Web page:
Sunday, August 01, 2010

The All New Honda FREED

I just paid up my soccer mum car fully. It now belongs to the family. Not the bank anymore. Being a young parent with two kids running about, the thoughts of getting a larger car do come into mind. We have weighed all options from a 12 seater to a pickup truck and at long last, we decided to not consider it for now.
Then I got a call from Becky Advertlets asking me if I am interested to join a test drive on the all new Honda Freed. I was also told Paul Tan will be there with his partner Harvinder (Harv). Then I was told there were prizes to win. And not forgetting those Honda Girls going to be standing around with umbrellas.
How to say no?
The meeting point was at Souled Out, Hartamas and the test drive will be taking us to Putrajaya Waterpark.
I got to the event about 15minutes earlier and used the time well to take photos before the crowds come in. Being a noob with car test drive, I just put what I want to see, as a consumer – a potential buyer (I paid up my car already what!) would look out for.
So, here it is, my review of the car, inside out, upside and downside and everything I found out that I would like to share…and perhaps help some of you looking for a Compact MPV to decide and weighs some pros and cons.
First look - Exterior

The All New Freed is peculiar in design. It looked feminine from the outside like the new face lifted Honda Jazz. But that doesn’t meant it would not appeal to the more masculine herd. The target segment is aiming at young families with discerning taste and demand. Freed was first launched in April 2010 and this is the first facelift that this model received. Classified as Premium Compact MPV, Honda Malaysia states that this is an untapped market/segment.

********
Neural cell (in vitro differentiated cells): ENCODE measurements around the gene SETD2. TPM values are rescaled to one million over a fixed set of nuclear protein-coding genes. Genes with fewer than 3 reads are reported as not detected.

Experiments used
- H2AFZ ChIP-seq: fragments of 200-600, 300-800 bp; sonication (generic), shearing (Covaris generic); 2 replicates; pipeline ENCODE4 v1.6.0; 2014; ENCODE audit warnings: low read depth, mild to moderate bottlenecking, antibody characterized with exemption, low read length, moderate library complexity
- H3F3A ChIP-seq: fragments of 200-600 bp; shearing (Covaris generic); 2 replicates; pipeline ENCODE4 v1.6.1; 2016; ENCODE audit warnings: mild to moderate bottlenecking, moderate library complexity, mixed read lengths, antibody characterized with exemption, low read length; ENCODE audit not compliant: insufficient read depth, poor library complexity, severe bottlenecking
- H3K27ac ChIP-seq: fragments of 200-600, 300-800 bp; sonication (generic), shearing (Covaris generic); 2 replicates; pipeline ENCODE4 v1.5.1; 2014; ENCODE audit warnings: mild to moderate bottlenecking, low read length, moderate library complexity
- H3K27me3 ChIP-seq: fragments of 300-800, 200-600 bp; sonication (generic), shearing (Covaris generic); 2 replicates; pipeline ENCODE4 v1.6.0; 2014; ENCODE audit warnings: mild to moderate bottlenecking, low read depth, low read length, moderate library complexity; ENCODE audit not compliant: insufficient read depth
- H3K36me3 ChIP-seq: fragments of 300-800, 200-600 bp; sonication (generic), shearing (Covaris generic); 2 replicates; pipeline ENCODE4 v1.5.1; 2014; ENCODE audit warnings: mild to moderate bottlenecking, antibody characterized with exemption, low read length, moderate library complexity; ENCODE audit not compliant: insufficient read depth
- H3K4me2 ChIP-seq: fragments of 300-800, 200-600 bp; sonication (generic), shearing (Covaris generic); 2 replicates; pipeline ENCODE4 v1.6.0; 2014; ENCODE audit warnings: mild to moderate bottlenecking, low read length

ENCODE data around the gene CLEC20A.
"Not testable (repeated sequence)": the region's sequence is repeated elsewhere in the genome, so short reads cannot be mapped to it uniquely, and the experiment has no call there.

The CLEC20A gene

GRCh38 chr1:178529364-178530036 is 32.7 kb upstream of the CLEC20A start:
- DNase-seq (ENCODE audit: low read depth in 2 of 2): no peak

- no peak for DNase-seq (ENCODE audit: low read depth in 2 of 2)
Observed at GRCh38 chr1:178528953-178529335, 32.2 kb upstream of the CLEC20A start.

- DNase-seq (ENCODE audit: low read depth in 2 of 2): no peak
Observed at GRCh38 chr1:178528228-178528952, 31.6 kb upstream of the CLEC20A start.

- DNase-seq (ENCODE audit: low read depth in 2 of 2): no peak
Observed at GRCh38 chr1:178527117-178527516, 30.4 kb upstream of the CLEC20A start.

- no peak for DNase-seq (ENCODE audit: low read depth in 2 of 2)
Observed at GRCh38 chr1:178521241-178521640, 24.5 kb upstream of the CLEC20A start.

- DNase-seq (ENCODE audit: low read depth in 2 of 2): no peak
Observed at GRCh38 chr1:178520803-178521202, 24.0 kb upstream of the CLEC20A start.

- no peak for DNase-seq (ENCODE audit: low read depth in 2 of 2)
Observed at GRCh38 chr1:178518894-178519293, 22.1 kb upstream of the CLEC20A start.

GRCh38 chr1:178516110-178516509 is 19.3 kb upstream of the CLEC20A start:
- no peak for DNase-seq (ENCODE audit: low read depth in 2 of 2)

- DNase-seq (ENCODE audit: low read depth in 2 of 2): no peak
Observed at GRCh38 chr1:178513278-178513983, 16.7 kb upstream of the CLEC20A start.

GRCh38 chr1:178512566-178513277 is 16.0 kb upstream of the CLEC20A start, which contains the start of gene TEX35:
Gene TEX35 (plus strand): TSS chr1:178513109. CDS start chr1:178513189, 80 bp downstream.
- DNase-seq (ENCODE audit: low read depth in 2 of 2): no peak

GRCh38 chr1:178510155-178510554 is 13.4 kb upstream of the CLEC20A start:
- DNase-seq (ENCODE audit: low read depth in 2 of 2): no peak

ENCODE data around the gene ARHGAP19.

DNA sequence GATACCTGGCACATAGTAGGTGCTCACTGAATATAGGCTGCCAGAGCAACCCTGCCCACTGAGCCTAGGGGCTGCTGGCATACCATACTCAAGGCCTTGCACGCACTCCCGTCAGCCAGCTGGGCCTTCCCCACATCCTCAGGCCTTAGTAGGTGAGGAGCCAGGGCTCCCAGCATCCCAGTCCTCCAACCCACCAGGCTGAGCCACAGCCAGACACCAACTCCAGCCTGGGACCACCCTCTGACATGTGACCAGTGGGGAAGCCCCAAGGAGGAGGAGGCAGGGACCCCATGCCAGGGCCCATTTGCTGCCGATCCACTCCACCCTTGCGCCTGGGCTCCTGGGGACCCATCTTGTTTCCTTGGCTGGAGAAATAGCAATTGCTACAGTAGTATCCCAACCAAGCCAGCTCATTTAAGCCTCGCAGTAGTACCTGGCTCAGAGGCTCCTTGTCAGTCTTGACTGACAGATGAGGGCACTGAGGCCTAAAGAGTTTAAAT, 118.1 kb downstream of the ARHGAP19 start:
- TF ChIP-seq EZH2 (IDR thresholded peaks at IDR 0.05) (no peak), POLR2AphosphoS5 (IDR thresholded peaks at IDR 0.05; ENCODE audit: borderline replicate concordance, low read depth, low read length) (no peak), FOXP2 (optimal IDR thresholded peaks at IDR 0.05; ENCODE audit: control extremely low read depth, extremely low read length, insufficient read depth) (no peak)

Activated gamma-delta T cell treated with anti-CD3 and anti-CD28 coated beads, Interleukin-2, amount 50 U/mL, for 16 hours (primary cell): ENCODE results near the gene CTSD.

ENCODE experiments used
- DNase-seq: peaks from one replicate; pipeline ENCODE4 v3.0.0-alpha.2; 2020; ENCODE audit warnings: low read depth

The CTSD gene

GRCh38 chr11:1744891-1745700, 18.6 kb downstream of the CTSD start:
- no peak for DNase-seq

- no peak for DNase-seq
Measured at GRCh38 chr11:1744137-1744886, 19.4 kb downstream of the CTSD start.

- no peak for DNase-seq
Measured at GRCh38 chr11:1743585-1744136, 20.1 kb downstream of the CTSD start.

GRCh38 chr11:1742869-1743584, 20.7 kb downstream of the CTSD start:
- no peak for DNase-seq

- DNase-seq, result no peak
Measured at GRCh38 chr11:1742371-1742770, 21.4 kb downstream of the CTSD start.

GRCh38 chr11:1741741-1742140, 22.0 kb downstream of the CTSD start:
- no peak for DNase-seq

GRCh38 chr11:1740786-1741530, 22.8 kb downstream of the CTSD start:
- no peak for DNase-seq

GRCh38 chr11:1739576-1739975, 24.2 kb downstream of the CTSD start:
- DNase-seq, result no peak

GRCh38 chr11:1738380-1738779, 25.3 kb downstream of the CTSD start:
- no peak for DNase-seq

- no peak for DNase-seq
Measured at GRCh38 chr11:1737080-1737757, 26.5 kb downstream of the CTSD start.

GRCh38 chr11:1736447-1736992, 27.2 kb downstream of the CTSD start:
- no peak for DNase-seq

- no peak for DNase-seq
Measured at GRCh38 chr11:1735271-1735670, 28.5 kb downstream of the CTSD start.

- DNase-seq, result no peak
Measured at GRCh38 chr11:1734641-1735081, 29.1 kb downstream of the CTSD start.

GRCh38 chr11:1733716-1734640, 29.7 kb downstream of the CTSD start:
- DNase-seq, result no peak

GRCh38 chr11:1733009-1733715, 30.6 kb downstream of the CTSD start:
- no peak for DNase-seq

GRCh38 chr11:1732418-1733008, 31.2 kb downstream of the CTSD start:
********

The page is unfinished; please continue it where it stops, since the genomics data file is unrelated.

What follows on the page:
From a buyer point of view (without checking the price first), I would had placed Freed closer to Nissan Livina on the higher end or Perodua Alza on the mid-price segment. All three MPV shares similar dimension (though Livina is a tad shorter in height) and only differ in features.
I noticed that the car comes with spoiler, door visor and fog light which I later found out that these are add-ons or Honda Modulo accessories. These I would say gives the car a pretty good “finished” look. Buyers are always looking for something “extra”. I would be if I am considering changing my current car.
The wheels are 15-incher shod with Dunlop tires. It did not look out of place as the Freed is pretty large. By comparison, my car is shod with 14-incher. Perhaps it’s a Malaysian thing where larger wheels are often related to “performance car”. I was a little worried if the 1.5l engine would be able to handle the car weight and move these larger wheels. I guess only a test drive could tell.
I found one of the car unlocked and did the first thing a Malaysian would do when they are checking cars out. Yeap, you guessed it right – open and close the door. The solid “thud” certainly sounded solid! OK. PASS! I then proceed to open the rear boot to check the space out and can’t help but notice that low tailgate height…mid-shin for a 5’7” average Malaysian. Back when my kids still relies (or rather me and wifey) on the baby stroller, and I am talking about the full sized pram or travel system, space was an issue. Then I have to ensure that the rear is huge enough for me to place my girlfriends in (read: bicycles). Am a bit suspicious if I could actually put the bike in AND still ferry the family to race venue (but do bear in mind this criteria is only limited to cyclist/triathlete). With the last row folded up (it folds up, literally, like those 4wd), I bet there will be sufficient cargo space. After all, Freed is conceptualized as a 4Seaters+Ideas and the last row is meant as an option should the grandparent needs to be moved together with the family for outings.